As in the Least Squares visualization, six data points are arranged in the coordinate plane and may be moved about at will. The least squares regression line for the six points is drawn.
Two buttons control hiding and showing of:
- the squares of the deviations of the points from the mean of their y values (the red squares), and
- the squares of the errors or residuals from the points to the regression line (the blue squares).
The sum of the areas of the red squares is shown as a large red square - the total squared deviation that we are trying to explain with a linear model. Likewise, the sum of the the areas of the blue squares is shown as a large blue square - the total squared error that remains unexplained by the linear model.
The ratio of these two areas (blue / red) is proportion of the deviation that remains unexplained. One minus this ratio is proportion of the deviation that is explained.
- Why is it that the big blue square will always have less area than the big red square?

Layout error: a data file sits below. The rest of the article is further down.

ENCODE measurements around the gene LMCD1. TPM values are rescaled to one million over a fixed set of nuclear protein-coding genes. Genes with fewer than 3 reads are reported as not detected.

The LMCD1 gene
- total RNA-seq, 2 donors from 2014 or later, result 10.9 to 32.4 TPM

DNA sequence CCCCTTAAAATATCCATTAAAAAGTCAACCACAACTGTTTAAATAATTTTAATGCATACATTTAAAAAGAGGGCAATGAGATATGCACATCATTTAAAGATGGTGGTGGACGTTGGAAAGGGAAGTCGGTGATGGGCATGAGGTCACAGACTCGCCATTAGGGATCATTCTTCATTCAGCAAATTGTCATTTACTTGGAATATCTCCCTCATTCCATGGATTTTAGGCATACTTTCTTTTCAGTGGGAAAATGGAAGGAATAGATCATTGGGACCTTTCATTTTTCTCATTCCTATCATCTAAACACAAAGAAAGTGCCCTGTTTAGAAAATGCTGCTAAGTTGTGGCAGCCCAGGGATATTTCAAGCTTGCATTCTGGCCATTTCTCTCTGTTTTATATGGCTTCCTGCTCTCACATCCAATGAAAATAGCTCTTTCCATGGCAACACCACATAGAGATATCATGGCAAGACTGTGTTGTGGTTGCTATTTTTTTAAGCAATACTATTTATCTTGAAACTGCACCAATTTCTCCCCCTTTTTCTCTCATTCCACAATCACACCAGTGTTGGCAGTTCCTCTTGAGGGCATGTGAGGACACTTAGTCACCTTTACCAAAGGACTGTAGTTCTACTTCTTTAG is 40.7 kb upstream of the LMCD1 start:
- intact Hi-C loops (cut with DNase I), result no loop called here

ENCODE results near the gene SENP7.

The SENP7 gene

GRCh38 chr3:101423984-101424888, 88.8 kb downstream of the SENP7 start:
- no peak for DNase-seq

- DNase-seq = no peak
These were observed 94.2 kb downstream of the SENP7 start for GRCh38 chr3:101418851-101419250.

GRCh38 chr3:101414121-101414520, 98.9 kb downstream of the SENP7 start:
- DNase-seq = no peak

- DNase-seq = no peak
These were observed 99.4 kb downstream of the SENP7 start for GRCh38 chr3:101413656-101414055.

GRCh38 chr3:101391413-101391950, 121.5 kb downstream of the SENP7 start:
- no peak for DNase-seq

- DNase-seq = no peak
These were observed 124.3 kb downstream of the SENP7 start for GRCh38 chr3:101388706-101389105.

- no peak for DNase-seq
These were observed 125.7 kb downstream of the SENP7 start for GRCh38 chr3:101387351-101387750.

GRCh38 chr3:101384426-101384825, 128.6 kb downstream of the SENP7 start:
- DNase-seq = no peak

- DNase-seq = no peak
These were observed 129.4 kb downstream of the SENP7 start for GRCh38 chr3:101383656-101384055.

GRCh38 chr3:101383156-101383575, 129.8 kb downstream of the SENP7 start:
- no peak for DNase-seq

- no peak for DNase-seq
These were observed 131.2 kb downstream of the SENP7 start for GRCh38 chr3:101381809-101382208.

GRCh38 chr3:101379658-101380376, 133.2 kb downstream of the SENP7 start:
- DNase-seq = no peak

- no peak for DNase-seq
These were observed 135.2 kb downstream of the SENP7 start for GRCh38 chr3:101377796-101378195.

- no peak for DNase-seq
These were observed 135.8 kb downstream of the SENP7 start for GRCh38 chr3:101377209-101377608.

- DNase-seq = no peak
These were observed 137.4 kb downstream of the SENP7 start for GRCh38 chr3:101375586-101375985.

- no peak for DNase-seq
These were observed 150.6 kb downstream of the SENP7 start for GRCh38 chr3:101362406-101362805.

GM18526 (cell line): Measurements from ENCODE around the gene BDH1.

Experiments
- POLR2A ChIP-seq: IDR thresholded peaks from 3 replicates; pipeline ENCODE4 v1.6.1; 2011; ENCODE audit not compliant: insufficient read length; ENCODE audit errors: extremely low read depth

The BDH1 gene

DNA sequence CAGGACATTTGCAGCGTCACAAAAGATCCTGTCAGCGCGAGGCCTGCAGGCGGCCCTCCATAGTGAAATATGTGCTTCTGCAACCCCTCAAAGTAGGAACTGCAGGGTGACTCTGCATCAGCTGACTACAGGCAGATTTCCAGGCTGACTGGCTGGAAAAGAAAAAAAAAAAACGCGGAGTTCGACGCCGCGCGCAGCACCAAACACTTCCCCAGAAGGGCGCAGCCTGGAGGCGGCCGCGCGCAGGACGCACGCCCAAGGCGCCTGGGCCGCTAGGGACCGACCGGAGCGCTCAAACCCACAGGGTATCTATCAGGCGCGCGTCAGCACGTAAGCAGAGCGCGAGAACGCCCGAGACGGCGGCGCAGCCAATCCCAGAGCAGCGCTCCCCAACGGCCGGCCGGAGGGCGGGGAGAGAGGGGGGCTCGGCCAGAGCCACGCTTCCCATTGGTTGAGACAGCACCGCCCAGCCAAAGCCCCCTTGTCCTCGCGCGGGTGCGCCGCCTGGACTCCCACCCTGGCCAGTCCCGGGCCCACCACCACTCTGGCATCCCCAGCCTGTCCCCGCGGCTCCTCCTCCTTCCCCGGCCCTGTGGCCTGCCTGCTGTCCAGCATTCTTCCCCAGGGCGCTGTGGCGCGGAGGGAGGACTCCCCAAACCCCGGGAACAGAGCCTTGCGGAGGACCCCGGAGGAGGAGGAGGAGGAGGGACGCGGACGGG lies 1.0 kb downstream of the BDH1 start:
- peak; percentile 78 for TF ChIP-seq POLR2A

- Drag point P1 along the the regression line until it becomes an outlier. Notice that as you get farther and farther from the other five points, the r2 value becomes closer and closer to one. Explain why this is happening and comment on how it can happen that one point can provide a high correlation.
- Drag the six points until they all have approximately the same y-values. Notice that r squared becomes nearly zero. Explain why this has to be so.
- Find two other arrangements of the six points that produce a zero r2 value and explain why they do so in terms of the red and blue squares.
- Arrange the six points so that the r2 value is one. Explain why your arrangement works.
- Is there any arrangement of the six points that has an r2 value of one but in which the points are not all on a line? Why, or why not?